What New FOMC Voters Are Saying About Monetary Policy; Lagarde Spurs Hope for ECB Rate Cuts By James Christie

Good day. Federal Reserve policy makers have been encouraged by how their interest-rate increases have been lowering inflation without derailing the U.S. economy. Still, the economy faces much uncertainty, given the wars in Gaza and Ukraine, attacks on shipping in the Red Sea and a slowing Chinese economy. These likely are among matters the Federal Open Market Committee will consider as it charts monetary policy. Below we offer a look at what officials who are taking up voting roles at the FOMC have had to say recently. Meanwhile, the European Central Bank as expected held its key interest rate at a record high on Thursday. But ECB President Christine Lagarde didn't push back strongly against market expectations of rate cuts starting in April.

Now on to today's news and analysis.

Top News New Year Brings New Voters to Fed's Rate-Setting Committee

Four new voters are joining the Federal Reserve's interest-rate-setting committee in a year when the central bank is expected to start cutting rates after hiking them aggressively since early 2022.

The presidents of the Atlanta, Cleveland, Richmond and San Francisco Fed banks will get a formal say this year in what the Federal Open Market Committee decides to do with monetary policy. Other regional Fed presidents also participate in policy discussions by offering observations and regional insights, but don't get to vote.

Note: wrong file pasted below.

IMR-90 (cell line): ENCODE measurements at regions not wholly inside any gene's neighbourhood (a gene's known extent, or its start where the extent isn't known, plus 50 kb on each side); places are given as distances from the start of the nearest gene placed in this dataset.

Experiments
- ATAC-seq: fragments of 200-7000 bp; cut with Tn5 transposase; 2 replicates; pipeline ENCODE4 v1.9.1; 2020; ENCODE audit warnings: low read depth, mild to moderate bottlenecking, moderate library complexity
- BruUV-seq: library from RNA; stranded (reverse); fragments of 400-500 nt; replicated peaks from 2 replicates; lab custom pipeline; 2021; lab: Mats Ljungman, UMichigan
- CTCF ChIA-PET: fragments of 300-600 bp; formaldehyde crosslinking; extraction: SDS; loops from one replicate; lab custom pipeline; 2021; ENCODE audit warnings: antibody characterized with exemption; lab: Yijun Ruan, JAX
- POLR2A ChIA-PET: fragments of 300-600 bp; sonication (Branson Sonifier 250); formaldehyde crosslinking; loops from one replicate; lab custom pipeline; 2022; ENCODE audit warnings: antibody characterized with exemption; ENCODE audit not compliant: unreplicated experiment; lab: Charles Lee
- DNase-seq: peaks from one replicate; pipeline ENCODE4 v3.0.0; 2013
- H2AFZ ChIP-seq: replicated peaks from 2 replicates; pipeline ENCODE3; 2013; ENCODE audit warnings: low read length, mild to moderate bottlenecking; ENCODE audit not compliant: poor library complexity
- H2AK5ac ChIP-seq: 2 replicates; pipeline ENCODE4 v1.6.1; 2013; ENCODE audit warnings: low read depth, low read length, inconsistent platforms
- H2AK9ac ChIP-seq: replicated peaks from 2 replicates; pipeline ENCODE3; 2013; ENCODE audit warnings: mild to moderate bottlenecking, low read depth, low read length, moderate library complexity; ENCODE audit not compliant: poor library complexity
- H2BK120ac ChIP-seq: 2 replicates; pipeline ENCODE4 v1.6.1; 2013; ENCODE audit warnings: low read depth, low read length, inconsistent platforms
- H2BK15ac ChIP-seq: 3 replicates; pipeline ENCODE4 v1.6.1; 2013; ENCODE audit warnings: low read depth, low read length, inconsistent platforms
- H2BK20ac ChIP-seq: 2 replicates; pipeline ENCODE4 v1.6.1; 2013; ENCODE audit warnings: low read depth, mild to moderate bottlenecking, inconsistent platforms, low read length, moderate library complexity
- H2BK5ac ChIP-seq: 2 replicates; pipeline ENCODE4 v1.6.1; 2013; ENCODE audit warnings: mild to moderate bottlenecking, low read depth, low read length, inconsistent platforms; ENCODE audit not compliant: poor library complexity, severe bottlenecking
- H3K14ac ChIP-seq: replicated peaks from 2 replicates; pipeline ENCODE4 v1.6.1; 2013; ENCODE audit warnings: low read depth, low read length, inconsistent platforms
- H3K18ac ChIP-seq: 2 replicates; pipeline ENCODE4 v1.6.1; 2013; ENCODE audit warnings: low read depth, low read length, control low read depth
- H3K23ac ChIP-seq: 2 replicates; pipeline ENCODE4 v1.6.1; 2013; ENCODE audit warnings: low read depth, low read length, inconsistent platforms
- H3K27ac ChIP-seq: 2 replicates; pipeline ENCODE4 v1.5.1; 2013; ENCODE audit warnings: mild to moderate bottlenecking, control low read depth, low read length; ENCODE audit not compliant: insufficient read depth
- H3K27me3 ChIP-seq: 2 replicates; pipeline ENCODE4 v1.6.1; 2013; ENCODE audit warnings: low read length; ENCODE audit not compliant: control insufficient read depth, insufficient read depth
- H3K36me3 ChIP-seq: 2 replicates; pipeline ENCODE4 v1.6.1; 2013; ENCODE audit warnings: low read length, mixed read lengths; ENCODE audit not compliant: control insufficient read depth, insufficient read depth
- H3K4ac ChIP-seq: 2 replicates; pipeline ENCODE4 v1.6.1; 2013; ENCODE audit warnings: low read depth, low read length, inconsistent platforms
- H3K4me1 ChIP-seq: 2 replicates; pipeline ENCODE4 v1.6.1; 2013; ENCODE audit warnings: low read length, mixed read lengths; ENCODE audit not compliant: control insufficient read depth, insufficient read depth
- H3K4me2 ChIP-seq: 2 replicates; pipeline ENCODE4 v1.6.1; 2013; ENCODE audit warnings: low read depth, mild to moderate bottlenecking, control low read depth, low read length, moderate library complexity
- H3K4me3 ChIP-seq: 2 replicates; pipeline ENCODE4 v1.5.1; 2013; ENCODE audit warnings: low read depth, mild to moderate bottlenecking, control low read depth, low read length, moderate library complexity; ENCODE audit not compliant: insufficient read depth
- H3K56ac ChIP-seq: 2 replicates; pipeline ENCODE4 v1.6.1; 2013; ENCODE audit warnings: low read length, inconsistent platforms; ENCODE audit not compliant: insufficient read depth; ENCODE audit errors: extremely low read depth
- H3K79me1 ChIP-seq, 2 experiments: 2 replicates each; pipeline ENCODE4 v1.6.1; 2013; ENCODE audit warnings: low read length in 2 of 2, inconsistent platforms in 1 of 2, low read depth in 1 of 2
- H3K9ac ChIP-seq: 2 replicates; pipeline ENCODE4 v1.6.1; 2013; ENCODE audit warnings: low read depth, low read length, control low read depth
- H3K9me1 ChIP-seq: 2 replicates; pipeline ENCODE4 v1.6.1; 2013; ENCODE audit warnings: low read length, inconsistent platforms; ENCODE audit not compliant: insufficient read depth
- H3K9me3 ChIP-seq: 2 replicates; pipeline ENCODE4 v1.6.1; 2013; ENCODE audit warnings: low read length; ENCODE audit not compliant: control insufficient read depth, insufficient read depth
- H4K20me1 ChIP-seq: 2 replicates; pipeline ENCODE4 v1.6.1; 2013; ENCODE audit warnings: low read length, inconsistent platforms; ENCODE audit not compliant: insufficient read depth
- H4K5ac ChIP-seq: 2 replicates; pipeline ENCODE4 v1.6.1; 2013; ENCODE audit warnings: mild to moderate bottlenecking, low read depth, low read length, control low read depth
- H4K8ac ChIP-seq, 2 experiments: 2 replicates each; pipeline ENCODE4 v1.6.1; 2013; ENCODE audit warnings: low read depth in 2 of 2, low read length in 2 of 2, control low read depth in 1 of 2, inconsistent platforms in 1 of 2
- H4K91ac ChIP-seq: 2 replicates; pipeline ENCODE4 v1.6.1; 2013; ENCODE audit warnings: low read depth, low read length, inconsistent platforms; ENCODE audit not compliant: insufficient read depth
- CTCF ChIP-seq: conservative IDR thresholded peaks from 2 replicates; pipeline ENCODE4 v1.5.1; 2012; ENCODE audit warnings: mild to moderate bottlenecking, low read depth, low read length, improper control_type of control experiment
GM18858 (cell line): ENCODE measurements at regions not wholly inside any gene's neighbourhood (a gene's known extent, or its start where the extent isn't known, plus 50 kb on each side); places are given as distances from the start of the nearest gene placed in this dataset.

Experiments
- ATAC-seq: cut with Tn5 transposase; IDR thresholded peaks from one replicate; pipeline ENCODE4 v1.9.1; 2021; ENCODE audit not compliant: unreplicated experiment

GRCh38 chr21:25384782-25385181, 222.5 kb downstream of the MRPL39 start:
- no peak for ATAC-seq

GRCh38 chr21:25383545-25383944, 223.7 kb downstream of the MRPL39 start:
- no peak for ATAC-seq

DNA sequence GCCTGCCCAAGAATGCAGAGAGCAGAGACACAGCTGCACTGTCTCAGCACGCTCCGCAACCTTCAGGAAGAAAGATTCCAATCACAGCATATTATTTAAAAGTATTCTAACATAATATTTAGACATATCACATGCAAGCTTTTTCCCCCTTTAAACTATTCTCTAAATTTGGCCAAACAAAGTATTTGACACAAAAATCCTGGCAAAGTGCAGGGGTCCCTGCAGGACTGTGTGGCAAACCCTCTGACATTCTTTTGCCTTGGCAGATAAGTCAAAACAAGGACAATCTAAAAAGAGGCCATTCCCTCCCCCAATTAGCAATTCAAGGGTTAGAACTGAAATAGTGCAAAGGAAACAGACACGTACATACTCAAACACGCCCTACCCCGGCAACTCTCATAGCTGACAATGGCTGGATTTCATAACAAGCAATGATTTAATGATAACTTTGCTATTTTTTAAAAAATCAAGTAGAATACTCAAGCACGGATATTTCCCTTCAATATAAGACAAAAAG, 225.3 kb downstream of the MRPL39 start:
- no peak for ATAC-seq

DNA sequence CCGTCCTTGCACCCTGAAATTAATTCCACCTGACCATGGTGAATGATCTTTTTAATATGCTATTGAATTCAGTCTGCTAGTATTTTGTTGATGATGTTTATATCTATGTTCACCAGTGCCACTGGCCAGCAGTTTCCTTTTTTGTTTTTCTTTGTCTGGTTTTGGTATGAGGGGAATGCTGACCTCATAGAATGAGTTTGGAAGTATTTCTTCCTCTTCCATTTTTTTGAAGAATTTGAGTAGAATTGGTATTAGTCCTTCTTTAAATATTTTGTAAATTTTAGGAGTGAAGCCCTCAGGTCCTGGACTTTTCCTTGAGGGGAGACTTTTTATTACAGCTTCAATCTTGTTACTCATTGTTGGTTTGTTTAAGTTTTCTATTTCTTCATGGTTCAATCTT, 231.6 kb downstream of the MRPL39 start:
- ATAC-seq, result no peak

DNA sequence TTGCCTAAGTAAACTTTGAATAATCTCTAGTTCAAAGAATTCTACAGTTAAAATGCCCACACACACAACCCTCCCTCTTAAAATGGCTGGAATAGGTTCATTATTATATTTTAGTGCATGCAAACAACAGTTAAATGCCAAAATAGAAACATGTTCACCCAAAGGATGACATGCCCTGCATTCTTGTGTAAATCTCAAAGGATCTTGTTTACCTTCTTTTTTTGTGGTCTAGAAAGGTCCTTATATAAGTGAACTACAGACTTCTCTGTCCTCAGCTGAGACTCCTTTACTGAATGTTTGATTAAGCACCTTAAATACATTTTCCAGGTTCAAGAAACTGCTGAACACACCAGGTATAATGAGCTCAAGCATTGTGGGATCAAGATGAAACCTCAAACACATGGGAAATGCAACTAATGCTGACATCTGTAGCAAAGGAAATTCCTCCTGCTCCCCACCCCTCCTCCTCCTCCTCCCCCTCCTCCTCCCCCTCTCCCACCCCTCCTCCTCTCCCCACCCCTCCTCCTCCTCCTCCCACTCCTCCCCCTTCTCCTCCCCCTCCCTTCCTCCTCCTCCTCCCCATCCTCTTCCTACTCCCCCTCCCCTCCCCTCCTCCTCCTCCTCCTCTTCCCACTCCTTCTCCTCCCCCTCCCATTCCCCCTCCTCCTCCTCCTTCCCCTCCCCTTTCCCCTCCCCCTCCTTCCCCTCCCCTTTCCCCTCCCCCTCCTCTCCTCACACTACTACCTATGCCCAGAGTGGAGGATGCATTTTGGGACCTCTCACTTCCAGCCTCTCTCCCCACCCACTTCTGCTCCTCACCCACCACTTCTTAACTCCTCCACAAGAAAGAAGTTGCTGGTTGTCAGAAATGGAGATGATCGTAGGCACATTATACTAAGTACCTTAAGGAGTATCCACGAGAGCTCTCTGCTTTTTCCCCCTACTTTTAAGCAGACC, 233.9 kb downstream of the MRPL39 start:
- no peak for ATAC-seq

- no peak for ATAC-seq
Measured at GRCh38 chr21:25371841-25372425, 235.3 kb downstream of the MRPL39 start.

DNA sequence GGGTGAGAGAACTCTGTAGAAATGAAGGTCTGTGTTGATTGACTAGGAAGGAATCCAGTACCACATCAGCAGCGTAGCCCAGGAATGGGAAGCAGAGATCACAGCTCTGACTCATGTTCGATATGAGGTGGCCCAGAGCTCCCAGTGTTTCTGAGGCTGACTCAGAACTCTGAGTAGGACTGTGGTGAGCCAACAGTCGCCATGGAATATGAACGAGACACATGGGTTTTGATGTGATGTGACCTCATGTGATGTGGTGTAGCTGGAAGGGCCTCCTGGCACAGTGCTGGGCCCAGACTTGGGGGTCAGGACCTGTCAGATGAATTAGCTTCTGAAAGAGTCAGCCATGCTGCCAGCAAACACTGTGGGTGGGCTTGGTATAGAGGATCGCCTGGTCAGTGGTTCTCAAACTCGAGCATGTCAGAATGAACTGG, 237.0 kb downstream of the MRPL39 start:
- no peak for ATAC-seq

ECB Holds Rates as Investors Weigh Expectations of Cuts

The European Central Bank held its key interest rate at a record high but kept open the door to interest-rate cuts as soon as the spring , sending the euro tumbling and shares rising across eurozone markets.

U.S. Economy What to Watch in Friday's Spending Report

Prices ticked up slightly in December, economists estimate, but the longer-run trend shows inflation cooling while consumers spent strongly and incomes grew-all ingredients of a soft landing for the economy.

What Recession? Growth Ended Up Accelerating in 2023

The U.S. economy grew 3.1% over the past year , the Commerce Department said Thursday. A resilient labor market supported strong consumer spending and brushed aside a feared downturn.

Video: Explaining the Unexpectedly Strong Economy, Details in Q4 GDP